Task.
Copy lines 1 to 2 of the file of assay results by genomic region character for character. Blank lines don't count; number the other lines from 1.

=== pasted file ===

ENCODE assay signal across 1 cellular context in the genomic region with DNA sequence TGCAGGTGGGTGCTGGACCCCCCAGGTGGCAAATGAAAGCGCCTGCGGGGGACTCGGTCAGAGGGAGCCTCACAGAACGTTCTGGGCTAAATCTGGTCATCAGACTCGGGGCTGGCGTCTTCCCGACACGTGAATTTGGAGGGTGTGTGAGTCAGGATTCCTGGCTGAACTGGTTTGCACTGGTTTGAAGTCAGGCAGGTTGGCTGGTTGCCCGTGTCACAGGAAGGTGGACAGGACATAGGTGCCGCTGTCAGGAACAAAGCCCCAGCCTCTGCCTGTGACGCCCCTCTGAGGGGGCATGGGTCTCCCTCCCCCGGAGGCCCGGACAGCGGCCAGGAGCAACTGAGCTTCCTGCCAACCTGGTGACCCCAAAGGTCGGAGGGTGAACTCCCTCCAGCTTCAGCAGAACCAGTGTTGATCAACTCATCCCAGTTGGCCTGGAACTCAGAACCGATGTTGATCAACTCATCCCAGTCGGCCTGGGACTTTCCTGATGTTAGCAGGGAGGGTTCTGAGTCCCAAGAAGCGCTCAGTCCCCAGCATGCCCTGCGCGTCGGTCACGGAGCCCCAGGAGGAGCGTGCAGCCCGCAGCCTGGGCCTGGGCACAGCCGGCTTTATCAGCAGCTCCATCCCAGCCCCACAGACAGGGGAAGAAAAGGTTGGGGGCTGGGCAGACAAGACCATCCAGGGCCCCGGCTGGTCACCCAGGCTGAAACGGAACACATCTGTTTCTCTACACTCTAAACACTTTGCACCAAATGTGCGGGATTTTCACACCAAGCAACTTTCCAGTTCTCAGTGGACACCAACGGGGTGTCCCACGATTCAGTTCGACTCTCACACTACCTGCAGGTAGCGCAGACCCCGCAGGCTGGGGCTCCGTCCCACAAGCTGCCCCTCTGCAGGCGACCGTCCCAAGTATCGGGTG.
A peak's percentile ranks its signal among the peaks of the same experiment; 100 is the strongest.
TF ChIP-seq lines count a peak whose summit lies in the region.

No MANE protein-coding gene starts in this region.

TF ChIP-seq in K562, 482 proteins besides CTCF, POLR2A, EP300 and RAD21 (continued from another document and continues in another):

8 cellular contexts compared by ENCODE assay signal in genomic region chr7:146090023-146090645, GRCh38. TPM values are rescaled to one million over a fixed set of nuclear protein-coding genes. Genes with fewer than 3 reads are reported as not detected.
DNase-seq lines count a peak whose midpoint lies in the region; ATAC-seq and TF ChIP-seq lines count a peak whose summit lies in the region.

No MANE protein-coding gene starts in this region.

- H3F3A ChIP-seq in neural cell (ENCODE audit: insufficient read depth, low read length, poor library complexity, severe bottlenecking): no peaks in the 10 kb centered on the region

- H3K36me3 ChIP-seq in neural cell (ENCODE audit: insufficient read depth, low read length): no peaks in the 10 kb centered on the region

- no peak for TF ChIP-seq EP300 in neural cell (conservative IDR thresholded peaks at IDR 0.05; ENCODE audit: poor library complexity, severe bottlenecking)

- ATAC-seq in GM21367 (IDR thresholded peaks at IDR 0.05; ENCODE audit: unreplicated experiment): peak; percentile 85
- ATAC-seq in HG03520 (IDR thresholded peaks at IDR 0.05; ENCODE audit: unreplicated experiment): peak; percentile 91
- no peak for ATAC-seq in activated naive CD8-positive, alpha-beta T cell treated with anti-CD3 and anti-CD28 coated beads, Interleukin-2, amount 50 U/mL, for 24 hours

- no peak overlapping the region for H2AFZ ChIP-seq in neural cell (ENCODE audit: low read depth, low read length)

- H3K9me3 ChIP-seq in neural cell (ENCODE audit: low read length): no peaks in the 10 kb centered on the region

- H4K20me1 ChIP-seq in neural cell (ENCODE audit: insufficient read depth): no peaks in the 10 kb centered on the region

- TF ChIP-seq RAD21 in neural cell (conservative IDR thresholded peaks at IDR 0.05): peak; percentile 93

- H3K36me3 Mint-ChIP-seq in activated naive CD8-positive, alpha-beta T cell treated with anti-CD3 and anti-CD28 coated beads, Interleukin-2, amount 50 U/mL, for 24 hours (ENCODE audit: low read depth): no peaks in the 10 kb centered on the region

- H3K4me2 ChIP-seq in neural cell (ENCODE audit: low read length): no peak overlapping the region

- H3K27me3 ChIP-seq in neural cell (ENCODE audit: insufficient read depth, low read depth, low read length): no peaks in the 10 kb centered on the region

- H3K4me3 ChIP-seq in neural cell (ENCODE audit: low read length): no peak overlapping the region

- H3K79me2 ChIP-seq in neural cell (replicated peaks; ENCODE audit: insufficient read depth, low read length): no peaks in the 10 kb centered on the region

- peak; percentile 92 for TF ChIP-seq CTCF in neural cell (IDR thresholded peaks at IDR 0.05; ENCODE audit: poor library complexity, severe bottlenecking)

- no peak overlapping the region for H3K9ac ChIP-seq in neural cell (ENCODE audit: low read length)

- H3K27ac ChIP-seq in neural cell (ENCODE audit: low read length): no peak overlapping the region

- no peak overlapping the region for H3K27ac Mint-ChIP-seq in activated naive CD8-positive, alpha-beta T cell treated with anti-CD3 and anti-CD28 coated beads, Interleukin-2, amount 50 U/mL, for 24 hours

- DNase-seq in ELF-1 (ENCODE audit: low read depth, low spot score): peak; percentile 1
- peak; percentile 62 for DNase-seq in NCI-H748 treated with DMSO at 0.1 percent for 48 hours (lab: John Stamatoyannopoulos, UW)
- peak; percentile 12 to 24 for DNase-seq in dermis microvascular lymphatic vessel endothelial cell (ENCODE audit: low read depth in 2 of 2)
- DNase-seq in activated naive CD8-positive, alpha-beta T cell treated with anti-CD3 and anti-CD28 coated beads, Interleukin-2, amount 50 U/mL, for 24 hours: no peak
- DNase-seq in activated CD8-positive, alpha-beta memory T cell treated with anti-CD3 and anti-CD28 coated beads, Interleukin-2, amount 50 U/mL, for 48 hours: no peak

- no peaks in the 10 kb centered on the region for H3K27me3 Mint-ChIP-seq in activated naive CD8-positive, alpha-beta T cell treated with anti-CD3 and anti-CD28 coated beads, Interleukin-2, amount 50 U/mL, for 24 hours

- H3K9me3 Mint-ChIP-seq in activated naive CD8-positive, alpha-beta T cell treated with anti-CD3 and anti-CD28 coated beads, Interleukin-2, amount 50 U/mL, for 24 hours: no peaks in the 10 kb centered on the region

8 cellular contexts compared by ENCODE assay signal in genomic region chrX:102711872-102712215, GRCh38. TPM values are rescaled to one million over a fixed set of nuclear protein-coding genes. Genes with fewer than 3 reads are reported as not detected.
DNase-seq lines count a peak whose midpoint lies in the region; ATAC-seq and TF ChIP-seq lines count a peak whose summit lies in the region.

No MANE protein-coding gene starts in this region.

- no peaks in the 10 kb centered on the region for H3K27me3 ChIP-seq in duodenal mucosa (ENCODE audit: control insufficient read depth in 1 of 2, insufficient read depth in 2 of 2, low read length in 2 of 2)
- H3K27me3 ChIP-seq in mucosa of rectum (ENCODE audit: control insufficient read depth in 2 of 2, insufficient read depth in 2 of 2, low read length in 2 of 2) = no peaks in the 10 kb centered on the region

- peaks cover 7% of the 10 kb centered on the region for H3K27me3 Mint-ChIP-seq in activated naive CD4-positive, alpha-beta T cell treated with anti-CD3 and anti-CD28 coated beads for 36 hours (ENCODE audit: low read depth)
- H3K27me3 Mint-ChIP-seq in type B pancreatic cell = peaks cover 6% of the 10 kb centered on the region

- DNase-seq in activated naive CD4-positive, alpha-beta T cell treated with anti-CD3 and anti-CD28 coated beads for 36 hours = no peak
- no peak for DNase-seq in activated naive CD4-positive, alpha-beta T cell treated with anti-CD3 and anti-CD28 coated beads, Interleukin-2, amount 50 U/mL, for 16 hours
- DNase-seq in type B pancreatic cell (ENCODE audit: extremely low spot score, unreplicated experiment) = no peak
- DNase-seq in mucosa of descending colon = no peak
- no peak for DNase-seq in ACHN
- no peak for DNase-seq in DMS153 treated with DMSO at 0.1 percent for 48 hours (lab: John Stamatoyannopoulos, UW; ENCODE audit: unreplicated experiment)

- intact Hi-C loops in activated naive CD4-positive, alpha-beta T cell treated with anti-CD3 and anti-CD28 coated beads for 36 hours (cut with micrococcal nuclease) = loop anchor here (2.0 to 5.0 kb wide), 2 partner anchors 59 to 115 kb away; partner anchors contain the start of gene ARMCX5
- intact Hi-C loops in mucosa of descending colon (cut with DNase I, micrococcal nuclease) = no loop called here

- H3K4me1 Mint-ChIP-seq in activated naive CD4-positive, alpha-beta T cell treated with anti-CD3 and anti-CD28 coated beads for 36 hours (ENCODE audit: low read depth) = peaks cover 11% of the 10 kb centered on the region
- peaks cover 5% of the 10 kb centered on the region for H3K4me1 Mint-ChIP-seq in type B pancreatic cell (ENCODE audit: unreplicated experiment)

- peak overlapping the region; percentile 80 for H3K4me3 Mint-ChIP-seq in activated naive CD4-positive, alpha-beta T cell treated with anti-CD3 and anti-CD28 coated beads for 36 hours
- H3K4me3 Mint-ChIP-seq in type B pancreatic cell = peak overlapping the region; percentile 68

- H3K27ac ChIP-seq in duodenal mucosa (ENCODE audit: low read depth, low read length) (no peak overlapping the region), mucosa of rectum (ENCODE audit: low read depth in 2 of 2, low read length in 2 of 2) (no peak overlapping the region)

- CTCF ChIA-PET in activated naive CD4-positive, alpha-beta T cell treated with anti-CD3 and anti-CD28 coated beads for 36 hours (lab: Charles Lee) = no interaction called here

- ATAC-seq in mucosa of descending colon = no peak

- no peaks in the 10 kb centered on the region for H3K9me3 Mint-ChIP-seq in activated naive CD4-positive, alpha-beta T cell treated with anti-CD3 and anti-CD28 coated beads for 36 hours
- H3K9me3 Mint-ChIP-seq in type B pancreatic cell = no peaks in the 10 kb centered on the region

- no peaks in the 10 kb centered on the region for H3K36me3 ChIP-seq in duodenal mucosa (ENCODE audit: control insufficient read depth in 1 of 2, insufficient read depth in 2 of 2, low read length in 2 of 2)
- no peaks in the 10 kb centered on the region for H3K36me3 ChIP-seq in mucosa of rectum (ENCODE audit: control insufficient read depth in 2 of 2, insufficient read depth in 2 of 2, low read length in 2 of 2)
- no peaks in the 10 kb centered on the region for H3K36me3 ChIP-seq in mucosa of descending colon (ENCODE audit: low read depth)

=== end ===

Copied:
ENCODE assay signal across 1 cellular context in the genomic region with DNA sequence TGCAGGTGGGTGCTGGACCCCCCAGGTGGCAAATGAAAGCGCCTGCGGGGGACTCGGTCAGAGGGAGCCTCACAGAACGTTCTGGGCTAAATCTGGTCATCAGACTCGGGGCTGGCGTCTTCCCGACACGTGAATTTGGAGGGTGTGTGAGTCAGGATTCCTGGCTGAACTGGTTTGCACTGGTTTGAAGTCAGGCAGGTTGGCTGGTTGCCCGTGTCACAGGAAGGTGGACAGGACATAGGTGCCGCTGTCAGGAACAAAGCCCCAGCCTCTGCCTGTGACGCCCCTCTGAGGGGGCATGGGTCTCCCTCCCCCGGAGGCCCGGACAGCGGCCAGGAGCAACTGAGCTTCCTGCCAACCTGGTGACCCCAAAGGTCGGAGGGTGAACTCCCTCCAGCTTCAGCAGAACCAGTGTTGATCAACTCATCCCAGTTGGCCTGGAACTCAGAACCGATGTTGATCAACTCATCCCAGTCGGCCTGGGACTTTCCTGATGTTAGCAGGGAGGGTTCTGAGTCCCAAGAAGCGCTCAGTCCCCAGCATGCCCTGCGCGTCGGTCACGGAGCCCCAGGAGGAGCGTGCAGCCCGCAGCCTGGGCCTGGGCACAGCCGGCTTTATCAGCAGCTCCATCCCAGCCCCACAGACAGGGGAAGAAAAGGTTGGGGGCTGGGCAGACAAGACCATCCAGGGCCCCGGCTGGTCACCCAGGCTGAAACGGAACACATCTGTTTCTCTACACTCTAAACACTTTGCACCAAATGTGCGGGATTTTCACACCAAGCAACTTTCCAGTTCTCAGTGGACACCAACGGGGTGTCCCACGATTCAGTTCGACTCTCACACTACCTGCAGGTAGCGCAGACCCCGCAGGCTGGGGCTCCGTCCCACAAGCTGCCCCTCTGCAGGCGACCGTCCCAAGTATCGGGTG.
A peak's percentile ranks its signal among the peaks of the same experiment; 100 is the strongest.